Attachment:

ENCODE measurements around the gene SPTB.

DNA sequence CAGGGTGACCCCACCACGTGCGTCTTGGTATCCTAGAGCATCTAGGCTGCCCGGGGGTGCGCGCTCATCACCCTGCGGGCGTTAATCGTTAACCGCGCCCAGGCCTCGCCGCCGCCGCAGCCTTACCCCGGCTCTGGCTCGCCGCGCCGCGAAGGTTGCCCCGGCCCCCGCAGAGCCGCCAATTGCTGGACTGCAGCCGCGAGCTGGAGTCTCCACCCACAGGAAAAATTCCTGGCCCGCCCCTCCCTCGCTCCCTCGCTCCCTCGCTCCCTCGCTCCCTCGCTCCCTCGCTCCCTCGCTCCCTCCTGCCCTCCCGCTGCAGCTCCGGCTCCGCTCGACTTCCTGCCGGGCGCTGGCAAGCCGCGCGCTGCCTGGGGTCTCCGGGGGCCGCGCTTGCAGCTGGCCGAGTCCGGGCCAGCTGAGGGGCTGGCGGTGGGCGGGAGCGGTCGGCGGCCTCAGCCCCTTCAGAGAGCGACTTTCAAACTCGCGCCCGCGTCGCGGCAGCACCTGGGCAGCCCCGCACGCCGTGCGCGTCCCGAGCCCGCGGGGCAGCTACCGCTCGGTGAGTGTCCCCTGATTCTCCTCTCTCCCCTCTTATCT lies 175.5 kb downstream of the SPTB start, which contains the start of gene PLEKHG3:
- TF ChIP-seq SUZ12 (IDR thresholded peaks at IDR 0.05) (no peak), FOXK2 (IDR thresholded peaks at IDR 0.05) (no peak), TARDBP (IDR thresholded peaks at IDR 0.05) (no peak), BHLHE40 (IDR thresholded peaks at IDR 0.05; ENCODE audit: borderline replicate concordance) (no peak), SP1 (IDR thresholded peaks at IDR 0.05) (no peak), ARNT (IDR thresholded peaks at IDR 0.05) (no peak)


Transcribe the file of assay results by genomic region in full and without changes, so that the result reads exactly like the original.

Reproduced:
ENCODE measurements around the gene SPTB.

DNA sequence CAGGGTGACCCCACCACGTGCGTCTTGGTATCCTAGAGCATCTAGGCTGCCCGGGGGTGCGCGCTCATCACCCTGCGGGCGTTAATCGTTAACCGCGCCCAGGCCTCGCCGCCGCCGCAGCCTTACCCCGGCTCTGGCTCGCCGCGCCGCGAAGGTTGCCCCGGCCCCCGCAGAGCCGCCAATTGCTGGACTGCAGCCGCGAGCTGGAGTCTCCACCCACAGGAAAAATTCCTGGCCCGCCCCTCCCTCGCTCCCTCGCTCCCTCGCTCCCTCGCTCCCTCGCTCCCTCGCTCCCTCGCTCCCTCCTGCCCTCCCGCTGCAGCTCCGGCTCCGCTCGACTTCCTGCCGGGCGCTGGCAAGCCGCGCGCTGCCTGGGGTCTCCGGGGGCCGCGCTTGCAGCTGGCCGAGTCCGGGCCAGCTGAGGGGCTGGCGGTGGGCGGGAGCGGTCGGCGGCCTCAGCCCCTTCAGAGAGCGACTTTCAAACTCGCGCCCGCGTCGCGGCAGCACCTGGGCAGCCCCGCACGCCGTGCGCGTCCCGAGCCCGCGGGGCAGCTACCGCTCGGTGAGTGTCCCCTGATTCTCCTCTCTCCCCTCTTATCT lies 175.5 kb downstream of the SPTB start, which contains the start of gene PLEKHG3:
- TF ChIP-seq SUZ12 (IDR thresholded peaks at IDR 0.05) (no peak), FOXK2 (IDR thresholded peaks at IDR 0.05) (no peak), TARDBP (IDR thresholded peaks at IDR 0.05) (no peak), BHLHE40 (IDR thresholded peaks at IDR 0.05; ENCODE audit: borderline replicate concordance) (no peak), SP1 (IDR thresholded peaks at IDR 0.05) (no peak), ARNT (IDR thresholded peaks at IDR 0.05) (no peak)